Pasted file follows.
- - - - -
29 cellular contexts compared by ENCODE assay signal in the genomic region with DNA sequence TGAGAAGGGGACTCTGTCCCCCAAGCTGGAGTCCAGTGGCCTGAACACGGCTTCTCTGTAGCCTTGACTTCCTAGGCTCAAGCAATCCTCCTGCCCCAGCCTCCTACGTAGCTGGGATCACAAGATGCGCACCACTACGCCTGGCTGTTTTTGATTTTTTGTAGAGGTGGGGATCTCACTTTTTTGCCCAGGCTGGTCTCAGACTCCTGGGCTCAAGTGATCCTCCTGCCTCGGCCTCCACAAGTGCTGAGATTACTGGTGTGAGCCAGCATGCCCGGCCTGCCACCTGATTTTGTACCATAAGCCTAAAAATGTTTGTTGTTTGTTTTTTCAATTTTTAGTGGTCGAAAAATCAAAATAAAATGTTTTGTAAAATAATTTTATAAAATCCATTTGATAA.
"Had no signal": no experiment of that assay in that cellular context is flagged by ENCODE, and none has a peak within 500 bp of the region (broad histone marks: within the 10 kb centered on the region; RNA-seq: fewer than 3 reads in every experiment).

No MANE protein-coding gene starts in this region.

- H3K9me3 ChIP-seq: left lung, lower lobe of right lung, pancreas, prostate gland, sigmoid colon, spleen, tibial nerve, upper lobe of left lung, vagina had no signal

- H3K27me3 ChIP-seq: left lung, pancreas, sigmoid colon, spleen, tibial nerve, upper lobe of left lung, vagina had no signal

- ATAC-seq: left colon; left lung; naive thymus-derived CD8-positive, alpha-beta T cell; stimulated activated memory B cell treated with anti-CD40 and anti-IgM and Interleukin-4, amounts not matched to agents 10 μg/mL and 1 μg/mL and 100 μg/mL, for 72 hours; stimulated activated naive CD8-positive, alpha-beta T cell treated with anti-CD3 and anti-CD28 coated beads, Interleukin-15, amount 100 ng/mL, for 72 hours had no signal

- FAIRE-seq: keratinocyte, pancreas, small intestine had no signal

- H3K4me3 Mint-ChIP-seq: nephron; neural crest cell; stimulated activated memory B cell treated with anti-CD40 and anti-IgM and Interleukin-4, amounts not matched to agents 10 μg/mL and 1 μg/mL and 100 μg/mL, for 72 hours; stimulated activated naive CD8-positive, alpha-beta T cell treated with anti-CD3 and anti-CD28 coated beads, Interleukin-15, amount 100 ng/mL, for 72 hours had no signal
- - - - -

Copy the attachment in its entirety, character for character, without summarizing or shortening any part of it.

29 cellular contexts compared by ENCODE assay signal in the genomic region with DNA sequence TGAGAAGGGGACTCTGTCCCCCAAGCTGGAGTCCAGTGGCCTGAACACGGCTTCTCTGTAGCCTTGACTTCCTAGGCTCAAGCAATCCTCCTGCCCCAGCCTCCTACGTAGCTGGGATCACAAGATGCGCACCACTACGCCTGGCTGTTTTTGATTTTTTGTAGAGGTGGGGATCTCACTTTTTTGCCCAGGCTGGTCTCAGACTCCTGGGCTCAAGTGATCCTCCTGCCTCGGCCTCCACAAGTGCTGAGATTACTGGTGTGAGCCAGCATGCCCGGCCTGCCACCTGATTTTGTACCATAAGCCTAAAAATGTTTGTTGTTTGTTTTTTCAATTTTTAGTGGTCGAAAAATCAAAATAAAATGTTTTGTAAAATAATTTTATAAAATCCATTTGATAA.
"Had no signal": no experiment of that assay in that cellular context is flagged by ENCODE, and none has a peak within 500 bp of the region (broad histone marks: within the 10 kb centered on the region; RNA-seq: fewer than 3 reads in every experiment).

No MANE protein-coding gene starts in this region.

- H3K9me3 ChIP-seq: left lung, lower lobe of right lung, pancreas, prostate gland, sigmoid colon, spleen, tibial nerve, upper lobe of left lung, vagina had no signal

- H3K27me3 ChIP-seq: left lung, pancreas, sigmoid colon, spleen, tibial nerve, upper lobe of left lung, vagina had no signal

- ATAC-seq: left colon; left lung; naive thymus-derived CD8-positive, alpha-beta T cell; stimulated activated memory B cell treated with anti-CD40 and anti-IgM and Interleukin-4, amounts not matched to agents 10 μg/mL and 1 μg/mL and 100 μg/mL, for 72 hours; stimulated activated naive CD8-positive, alpha-beta T cell treated with anti-CD3 and anti-CD28 coated beads, Interleukin-15, amount 100 ng/mL, for 72 hours had no signal

- FAIRE-seq: keratinocyte, pancreas, small intestine had no signal

- H3K4me3 Mint-ChIP-seq: nephron; neural crest cell; stimulated activated memory B cell treated with anti-CD40 and anti-IgM and Interleukin-4, amounts not matched to agents 10 μg/mL and 1 μg/mL and 100 μg/mL, for 72 hours; stimulated activated naive CD8-positive, alpha-beta T cell treated with anti-CD3 and anti-CD28 coated beads, Interleukin-15, amount 100 ng/mL, for 72 hours had no signal